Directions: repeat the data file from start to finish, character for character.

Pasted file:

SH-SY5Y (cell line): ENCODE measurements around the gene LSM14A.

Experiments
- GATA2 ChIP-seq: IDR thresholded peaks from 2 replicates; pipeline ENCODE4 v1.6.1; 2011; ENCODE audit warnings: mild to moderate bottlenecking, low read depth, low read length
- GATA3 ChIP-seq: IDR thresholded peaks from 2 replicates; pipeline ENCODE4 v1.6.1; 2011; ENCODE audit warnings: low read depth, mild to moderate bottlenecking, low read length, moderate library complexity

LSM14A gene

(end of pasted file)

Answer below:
SH-SY5Y (cell line): ENCODE measurements around the gene LSM14A.

Experiments
- GATA2 ChIP-seq: IDR thresholded peaks from 2 replicates; pipeline ENCODE4 v1.6.1; 2011; ENCODE audit warnings: mild to moderate bottlenecking, low read depth, low read length
- GATA3 ChIP-seq: IDR thresholded peaks from 2 replicates; pipeline ENCODE4 v1.6.1; 2011; ENCODE audit warnings: low read depth, mild to moderate bottlenecking, low read length, moderate library complexity

LSM14A gene